HIGHLIGHTS

  • A member of the Public Health Service since 1914, Dr. KODIJAT had long fought this highly contagious scourge of the rural areas in the moist tropics that corrodes the flesh and finally attacks the bones of its victims.
  • He had conducted at Kediri, in 1934, the first experiment in treating an entire population group until all symptoms of infection had disappeared.
  • Today at the halfway mark, some 55 million Indonesians, or nearly two out of every three residents of the 3,000 islands in the archipelago, have been examined and more than half of the estimated 12 million cases of yaws have been cured.
  • In electing RADEN KODIJAT to receive the 1961 Ramon Magsaysay Award for Government Service, the Board of Trustees recognizes “his dedicated and skillful direction of the massive yaws eradication effort that is freeing his countrymen from a disfiguring and crippling disease.”

 CITATION

Dr. RADEN KODIJAT had reached a normal retirement age when he was asked, in 1950, to organize and direct a national yaws control program that is today larger than the total of all other such efforts in the world. Knowing the enormity of the task ahead, he accepted without hesitation this call to the service of his Government and people.

A member of the Public Health Service since 1914, Dr. KODIJAT had long fought this highly contagious scourge of the rural areas in the moist tropics that corrodes the flesh and finally attacks the bones of its victims. Seeing that clinics filled with patients taking the tedious arsenical cure were reaching only a fraction of those with yaws, he had conducted at Kediri, in 1934, the first experiment in treating an entire population group until all symptoms of infection had disappeared. Discovery of the penicillin treatment made broad extension of his approach practical. It became possible when the new Republic’s request for assistance in a countrywide attack was met by the United Nations Children’s Fund and the World Health Organization which have provided penicillin, vehicles, medical supplies and technical assistance.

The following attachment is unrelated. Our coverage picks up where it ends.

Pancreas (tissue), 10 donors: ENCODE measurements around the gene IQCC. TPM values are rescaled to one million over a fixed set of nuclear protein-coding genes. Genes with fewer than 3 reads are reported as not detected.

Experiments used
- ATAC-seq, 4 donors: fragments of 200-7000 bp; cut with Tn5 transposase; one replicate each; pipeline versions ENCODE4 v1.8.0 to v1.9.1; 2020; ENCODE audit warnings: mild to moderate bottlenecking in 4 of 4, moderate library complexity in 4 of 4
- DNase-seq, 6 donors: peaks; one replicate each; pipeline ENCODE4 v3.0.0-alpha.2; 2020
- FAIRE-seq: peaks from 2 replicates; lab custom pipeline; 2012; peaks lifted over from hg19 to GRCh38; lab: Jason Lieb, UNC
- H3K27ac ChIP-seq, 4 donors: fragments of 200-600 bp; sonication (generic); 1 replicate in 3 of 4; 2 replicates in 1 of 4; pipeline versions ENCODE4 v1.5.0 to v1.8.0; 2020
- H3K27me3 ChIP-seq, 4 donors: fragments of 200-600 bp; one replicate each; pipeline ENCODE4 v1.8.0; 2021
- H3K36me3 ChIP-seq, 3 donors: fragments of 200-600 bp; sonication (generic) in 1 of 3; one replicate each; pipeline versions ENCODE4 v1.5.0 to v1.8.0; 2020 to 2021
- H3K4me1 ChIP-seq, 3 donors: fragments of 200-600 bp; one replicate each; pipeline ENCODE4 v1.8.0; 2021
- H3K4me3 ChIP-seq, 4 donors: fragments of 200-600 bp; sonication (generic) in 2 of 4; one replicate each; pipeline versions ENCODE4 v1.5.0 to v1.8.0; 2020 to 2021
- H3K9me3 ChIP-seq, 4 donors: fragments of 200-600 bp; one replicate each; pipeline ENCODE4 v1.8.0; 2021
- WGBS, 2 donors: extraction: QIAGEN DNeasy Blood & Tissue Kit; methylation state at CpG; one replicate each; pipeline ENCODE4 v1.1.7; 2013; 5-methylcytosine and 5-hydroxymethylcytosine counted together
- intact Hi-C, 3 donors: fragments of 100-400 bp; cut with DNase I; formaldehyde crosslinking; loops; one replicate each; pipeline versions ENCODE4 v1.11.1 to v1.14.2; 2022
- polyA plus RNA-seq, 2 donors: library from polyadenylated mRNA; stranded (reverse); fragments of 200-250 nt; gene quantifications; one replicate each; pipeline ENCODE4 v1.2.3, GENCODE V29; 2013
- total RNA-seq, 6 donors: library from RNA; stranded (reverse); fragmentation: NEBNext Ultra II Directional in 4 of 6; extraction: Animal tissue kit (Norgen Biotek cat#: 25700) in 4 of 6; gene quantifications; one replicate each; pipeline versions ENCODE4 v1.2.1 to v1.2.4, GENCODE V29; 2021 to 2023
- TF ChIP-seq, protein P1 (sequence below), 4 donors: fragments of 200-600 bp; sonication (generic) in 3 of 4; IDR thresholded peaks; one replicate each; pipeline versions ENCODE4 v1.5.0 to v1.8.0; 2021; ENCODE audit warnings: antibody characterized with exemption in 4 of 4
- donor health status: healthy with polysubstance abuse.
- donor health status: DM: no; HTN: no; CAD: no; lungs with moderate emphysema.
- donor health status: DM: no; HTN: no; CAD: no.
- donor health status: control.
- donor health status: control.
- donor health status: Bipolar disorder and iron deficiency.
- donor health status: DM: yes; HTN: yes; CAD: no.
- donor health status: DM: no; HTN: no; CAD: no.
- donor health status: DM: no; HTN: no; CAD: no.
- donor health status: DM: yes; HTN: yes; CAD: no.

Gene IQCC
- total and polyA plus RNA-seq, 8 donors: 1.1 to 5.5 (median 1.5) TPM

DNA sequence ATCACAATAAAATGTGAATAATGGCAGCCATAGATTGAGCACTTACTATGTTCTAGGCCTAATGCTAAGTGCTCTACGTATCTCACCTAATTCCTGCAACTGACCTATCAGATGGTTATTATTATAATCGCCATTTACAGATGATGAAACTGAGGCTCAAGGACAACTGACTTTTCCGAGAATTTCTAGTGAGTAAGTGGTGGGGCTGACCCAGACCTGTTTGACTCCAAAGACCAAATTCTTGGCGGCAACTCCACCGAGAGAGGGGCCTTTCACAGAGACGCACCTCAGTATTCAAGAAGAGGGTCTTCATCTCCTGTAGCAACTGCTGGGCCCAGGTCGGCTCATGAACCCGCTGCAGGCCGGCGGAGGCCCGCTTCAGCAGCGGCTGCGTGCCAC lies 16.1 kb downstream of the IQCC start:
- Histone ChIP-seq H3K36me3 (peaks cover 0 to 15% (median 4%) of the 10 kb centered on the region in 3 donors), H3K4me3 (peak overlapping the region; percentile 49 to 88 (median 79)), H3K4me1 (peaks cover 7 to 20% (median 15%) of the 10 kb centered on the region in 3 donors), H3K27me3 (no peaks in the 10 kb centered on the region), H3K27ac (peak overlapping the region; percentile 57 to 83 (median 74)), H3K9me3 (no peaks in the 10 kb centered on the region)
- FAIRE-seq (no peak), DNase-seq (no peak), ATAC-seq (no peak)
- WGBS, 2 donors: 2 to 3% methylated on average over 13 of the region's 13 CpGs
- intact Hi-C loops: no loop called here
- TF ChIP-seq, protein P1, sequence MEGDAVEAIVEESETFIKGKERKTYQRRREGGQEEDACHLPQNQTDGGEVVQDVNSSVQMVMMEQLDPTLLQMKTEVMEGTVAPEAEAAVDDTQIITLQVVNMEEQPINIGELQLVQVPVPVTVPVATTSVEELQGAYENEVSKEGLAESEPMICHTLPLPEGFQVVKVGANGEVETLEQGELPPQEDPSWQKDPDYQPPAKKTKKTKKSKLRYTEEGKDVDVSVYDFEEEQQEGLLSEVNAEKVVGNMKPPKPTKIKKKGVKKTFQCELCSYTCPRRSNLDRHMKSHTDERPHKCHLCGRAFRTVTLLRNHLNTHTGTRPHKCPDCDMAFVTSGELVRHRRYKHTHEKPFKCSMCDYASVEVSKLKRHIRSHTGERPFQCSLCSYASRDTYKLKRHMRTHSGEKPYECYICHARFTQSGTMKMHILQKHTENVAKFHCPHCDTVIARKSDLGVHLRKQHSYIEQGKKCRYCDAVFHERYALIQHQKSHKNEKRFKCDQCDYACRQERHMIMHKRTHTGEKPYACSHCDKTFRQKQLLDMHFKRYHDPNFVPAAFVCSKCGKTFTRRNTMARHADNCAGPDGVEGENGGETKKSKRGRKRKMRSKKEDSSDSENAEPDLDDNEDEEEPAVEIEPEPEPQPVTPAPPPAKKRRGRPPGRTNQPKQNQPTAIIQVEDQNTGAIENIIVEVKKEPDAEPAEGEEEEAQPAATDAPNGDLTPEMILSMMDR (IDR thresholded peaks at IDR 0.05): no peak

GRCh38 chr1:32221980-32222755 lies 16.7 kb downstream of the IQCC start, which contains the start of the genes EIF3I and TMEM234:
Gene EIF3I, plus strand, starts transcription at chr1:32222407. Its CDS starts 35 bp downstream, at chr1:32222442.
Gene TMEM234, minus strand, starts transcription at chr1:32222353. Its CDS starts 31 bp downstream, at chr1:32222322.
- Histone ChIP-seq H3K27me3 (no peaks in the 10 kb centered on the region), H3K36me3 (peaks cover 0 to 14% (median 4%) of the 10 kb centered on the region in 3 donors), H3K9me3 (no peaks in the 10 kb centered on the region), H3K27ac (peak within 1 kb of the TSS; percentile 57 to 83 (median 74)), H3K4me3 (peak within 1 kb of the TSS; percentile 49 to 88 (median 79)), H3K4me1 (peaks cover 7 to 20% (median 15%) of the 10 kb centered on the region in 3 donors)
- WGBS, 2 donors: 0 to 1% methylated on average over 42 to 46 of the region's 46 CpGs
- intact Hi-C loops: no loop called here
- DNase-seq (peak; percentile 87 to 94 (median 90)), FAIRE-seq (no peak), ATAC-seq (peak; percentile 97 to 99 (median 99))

Carefully investigating every aspect of the problem in order to utilize most efficiently the staff and equipment available, he evolved a program that could function effectively despite the difficulties facing his newly independent nation. Integrated with regular health services, it was in harmony with local needs and overcame the acute shortage of trained doctors by using male nurses and assistants for mass examination and treatment.

Today at the halfway mark, some 55 million Indonesians, or nearly two out of every three residents of the 3,000 islands in the archipelago, have been examined and more than half of the estimated 12 million cases of yaws have been cured.

Now 71 years old, this devoted doctor continues to hold concern for the health of his people above his own and quietly but firmly to manage an endeavor of far-reaching humanitarian and economic consequences through its crucial years.